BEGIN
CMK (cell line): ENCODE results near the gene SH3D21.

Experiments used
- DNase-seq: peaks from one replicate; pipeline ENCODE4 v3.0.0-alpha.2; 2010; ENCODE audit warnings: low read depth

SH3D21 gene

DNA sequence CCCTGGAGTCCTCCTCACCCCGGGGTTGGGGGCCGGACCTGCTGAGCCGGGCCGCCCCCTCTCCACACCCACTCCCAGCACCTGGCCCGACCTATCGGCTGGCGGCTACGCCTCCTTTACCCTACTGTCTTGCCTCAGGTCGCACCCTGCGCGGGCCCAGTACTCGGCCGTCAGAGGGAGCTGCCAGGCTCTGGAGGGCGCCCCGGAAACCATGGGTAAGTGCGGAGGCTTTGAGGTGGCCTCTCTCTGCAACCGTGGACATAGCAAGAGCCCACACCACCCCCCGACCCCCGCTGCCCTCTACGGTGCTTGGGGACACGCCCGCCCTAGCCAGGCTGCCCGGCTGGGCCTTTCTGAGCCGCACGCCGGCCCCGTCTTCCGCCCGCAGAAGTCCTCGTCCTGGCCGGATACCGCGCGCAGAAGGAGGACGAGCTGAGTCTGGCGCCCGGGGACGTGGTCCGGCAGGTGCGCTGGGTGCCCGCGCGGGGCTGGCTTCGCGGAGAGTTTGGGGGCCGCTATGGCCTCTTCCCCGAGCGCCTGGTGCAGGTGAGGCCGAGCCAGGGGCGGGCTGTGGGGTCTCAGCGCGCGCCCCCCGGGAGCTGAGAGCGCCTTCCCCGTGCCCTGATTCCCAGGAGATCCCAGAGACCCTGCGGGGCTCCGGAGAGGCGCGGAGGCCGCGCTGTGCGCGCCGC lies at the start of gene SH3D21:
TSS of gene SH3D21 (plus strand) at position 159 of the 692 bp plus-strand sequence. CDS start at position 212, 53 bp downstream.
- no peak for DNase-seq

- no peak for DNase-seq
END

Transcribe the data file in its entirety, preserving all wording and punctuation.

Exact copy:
CMK (cell line): ENCODE results near the gene SH3D21.

Experiments used
- DNase-seq: peaks from one replicate; pipeline ENCODE4 v3.0.0-alpha.2; 2010; ENCODE audit warnings: low read depth

SH3D21 gene

DNA sequence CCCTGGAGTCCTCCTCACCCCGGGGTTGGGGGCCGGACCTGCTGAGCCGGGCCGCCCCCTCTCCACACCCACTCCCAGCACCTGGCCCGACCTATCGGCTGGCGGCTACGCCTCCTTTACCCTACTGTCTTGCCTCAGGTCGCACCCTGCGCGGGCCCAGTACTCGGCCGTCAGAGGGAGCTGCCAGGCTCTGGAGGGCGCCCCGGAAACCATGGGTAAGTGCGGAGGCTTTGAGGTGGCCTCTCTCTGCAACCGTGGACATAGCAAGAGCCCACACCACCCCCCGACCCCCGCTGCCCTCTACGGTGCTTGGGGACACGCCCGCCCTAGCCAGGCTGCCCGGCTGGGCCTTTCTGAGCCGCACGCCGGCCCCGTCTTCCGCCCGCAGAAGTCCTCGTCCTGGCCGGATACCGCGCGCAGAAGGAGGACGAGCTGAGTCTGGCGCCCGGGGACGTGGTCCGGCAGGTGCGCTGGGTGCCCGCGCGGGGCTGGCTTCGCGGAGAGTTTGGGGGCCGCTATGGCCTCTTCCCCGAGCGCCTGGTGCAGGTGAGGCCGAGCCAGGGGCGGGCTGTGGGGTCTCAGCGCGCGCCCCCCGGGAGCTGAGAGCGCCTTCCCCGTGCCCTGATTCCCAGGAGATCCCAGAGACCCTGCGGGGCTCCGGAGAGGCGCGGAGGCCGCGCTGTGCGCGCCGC lies at the start of gene SH3D21:
TSS of gene SH3D21 (plus strand) at position 159 of the 692 bp plus-strand sequence. CDS start at position 212, 53 bp downstream.
- no peak for DNase-seq

- no peak for DNase-seq